Oil hovers near $74 on Iran, eyes U.S. stocks
SINGAPORE, May 2 (Reuters) Oil held steady below a barrel on Tuesday, keeping within sight of their record-highs on concerns over Iranian exports due to its stand-off with the West and forecasts for ebbing U.S. gasoline stocks.
U.S. light, sweet crude gained 5 cents to .75 a barrel by 0350 GMT after soaring .82 on Monday, rallying for a second day toward the .35-record struck on April 24.
''The key factor is Iran. The tension between Iran and the United States has increased a bit more, while Nigeria presents a consistent problem,'' said Gerard Burg, economist at National Australia Bank.
U.N. ambassadors from the United States, Britain and France are expected this week to introduce a Security Council resolution to make Iran comply with demands to halt enrichment, a measure traders fear will raise risk to the world's number-four exporter.
Tehran has vowed not to budge in its pursuit of a nuclear fuel cycle. The West fears it wants to build a nuclear bomb.
Russia and China -- the other two veto-wielding council members -- say they do not favour sanctions at the moment, while Washington has warned it could take action on its own or with allies, if the United Nations moves too slowly.
These concerns prompted Tehran to urge the U.N. to stop the United States threatening the Islamic Republic with a military strike against its nuclear programme.
Saudi Arabia, the world's biggest oil exporter, said prices were too high due to hedge fund speculation, but he did not see energy costs curtailing demand for crude or products.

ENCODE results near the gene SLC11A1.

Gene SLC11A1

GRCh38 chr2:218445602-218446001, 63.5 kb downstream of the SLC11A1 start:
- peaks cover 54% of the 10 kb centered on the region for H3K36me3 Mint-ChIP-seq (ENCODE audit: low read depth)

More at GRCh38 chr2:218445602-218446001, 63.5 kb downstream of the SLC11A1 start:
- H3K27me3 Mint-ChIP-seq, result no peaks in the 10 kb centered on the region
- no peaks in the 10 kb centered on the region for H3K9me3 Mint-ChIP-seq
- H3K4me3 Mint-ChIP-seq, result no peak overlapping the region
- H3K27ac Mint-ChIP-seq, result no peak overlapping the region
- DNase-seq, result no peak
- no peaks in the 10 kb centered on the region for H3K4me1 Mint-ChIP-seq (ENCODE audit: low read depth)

''These prices are too high and we don't seek them. I don't think demand destruction will be a concern,'' Saudi Oil Minister Ali al-Naimi said on Monday.
Weekly U.S. inventory data due on Wednesday will give another glimpse of demand in the run-up to the summer driving season.
Gasoline inventories were expected to fall by an average of 300,000 barrels to 200.6 million barrels despite a rise in production, marking an unbroken drop in nine weeks. Crude and distillate stocks were expected to ease marginally. S] U.S. gasoline prices at the pump have soared to more than a gallon in some cities, with retailers reporting some delivery shortfalls in the East Coast because of a distribution problem with ethanol, the new additive required beginning this month.
Ethanol replaces the water-polluting MTBE, short for methyl tertiary butyl ether.
Further fuelling uncertainty was ongoing violence in Nigeria, where militant attacks have cut crude production by a quarter.
The Movement for the Emancipation of the Niger Delta, which wants more local control over the southern delta's oil wealth, said it had detonated 30 kg (66 lb) of dynamite in a car bombing close to a refinery in the oil capital of Warri.
Natural gas-rich Bolivia's move to nationalise its industry also lent support to a market fearful that growing obstacles to foreign investment around the world will make it difficult for energy suppliers to keep up with rapid demand growth.
REUTERS CS HT1012